Software

Not only can you make this lovely Lure-like case, you can make the Pi Zero act as a reverse-Lure, a Pokemon Finder! By loading some python software into the Pi, you can connect to the unofficial Niantic Pokemon API and determine when a Pokemon spawns in your area.

Thanks to James for the writeup!

WARNING! WARNING! WARNING!

Connecting to Niantic's servers and using the API is completely against the terms of service. It's a fun hack but is not authorized by Niantic and can cause the account used to be soft-banned or perhaps even perma-banned!

Do not use your main account!

Also, Niantic doesn't particularly like it when people use the API and they are very likely to shut access to it (again) soon!

This code may not work past when this was written on August 11, 2016. There is no guarantee or support or expectation that this will work at all!

WARNING! WARNING! WARNING!
This is not a beginner Raspberry Pi tutorial, we assume familiarity with Linux! Check out our other Pi tutorials for getting started

Prepare Pi Zero

Start by loading up Jessie Lite on your Raspberry Pi

You'll also need to log into a shell on your Pi Zero, we prefer using a USB console cable but you can also connect a keyboard and use HDMI or connect an ethernet adapter and ssh to raspberrypi.local

Either way, get your Pi Zero up and running and you are logged in. Expand Filesystem from within sudo raspi-config. Reboot with the WiFi adapter connected to the USB OTG port

Then set up the WiFi adapter, we prefer to do it this way but there's other techniques, just do whatever you like to get the Pi Zero on the network.

Reboot and make sure you can ping raspberrypi.org successfully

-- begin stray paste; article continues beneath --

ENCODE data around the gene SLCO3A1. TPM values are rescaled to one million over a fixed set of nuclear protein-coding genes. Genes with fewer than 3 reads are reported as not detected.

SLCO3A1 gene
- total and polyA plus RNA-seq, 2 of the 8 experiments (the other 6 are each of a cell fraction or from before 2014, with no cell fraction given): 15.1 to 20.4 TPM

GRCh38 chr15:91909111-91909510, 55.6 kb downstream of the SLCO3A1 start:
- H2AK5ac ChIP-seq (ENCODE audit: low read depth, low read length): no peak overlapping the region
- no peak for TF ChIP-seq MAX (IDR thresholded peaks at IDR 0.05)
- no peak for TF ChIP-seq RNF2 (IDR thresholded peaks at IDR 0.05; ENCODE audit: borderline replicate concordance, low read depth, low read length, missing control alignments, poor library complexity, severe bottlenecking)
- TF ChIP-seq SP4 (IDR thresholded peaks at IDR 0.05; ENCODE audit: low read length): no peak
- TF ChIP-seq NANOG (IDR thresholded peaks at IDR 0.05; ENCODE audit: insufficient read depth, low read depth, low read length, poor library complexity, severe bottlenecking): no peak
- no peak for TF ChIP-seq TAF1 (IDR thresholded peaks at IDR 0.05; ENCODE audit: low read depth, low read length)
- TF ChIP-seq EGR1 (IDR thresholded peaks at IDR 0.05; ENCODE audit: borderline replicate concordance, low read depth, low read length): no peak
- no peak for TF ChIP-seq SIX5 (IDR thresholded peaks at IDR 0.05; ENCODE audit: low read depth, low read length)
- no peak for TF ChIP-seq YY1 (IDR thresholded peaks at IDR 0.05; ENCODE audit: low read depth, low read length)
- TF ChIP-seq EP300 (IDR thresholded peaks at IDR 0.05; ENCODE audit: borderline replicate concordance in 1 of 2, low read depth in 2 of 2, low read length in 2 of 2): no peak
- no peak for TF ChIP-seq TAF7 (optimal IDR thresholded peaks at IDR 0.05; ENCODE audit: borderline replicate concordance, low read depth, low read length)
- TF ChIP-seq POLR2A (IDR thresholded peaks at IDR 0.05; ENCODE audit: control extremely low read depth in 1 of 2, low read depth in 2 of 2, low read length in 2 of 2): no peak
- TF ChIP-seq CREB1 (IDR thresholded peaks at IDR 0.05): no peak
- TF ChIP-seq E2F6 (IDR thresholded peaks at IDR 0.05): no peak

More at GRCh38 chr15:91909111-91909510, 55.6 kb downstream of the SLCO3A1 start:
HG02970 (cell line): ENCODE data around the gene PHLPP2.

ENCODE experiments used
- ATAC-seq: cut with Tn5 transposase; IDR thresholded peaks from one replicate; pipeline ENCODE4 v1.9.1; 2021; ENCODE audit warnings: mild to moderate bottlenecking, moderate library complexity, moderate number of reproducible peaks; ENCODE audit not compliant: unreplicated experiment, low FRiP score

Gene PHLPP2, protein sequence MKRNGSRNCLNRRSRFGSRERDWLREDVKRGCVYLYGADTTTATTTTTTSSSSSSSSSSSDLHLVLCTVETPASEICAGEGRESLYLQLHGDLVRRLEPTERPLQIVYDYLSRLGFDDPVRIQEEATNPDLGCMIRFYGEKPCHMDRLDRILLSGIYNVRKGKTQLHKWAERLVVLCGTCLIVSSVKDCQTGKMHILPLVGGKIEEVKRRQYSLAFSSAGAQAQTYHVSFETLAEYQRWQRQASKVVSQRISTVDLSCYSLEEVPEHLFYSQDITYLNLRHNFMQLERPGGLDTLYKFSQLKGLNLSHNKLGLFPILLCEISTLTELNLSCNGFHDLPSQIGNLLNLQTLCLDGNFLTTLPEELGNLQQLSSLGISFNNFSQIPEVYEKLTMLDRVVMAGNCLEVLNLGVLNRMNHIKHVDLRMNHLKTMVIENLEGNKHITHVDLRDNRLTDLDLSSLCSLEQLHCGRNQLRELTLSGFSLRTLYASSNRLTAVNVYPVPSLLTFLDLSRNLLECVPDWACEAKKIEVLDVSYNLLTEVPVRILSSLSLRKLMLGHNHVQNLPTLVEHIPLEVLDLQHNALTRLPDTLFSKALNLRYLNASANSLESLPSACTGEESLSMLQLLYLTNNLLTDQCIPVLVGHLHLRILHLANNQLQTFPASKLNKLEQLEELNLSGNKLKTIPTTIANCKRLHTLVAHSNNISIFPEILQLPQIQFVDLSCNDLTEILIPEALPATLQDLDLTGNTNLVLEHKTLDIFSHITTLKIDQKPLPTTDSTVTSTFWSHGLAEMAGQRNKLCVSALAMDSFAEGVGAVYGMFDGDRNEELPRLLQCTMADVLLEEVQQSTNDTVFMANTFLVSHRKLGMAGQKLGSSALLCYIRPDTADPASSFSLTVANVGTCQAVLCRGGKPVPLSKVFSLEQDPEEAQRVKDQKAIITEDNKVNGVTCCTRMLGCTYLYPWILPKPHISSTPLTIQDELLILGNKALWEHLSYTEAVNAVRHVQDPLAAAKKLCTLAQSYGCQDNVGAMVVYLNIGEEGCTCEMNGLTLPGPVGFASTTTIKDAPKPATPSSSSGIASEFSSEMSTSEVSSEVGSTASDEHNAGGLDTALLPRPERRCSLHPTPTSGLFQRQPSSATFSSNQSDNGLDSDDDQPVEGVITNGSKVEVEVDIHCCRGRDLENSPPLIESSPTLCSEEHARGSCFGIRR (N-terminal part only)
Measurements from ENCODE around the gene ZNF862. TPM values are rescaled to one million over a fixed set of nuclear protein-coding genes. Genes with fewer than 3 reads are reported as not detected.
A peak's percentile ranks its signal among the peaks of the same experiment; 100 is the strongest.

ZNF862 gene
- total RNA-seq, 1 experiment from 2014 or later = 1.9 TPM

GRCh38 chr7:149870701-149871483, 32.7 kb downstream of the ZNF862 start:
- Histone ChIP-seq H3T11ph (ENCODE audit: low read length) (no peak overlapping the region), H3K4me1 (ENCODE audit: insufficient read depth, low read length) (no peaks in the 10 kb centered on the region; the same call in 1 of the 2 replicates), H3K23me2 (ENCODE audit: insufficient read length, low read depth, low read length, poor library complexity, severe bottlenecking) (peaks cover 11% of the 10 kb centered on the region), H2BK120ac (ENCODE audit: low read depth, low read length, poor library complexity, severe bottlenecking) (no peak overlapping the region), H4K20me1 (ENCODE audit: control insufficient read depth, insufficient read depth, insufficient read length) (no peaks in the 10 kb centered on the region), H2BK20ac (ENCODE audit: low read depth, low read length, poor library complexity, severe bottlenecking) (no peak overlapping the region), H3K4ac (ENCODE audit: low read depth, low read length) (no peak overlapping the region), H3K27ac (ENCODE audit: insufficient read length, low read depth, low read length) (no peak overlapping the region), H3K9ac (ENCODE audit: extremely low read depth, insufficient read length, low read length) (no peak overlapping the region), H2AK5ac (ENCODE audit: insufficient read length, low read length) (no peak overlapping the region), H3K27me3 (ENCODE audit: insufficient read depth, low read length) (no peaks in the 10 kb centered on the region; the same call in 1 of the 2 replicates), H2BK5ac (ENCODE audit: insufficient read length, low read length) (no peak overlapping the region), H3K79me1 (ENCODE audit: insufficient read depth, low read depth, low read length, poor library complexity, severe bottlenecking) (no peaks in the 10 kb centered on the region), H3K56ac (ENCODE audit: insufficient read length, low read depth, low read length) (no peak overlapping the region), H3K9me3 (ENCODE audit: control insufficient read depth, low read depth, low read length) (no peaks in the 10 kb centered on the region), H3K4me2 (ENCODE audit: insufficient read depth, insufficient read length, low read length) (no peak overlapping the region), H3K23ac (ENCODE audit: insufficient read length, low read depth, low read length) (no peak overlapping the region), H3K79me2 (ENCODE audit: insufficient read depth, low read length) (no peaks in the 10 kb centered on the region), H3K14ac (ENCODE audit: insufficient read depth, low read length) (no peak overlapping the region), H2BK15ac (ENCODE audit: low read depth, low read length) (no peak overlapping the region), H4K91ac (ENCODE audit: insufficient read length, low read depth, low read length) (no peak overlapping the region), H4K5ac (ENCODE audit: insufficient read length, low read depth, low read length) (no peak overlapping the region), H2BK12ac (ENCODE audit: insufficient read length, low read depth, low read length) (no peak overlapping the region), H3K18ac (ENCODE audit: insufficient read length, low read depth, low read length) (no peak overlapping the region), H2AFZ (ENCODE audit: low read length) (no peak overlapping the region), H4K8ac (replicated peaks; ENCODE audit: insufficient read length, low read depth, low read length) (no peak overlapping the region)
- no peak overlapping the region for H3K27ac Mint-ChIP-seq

Install packages

Once networking is working, run the following at the shell to install pkgs:

  • sudo apt-get update
  • sudo apt-get install git python python-pip python-dev
  • sudo pip install --upgrade pip

Install Pokemon Go API

From the shell, get the latest PGoAPI with git clone https://github.com/keyphact/pgoapi

cd in the new directory (cd pgoapi) and then find and download the latest encryption file. As of this writing it was available at http://pastebin.com/raw/fCSw0Fz4

Run wget http://encryptionfilelocationhere -O encrypt.c to save it as encrypt.c

Compile it into a linked library (libencrypt.so) with gcc -std=c99 -shared -o libencrypt.so -fPIC encrypt.c

You'll need to install a bunch of software, luckily it's in a file so you can just run

sudo pip install -r requirements.txt

To do them all

Grab the adapokefinder.py file with wget https://raw.githubusercontent.com/adafruit/Raspberry-Pi-Pokemon-Detector/master/adapokefinder.py -O adapokefinder.py

Time to configure!

Create your config with mv config.json.example config.json and then edit it with nano config.json - put in your account and the location you want to monitor

Remember, do not use your main account!

Test it out

That's it! time to test. Run python adapokefinder.py and make sure you authenticate and see pokemon 'appear'

This guide was first published on Aug 15, 2016. It was last updated on Aug 15, 2016. This page (Software) was last updated on Nov 14, 2019.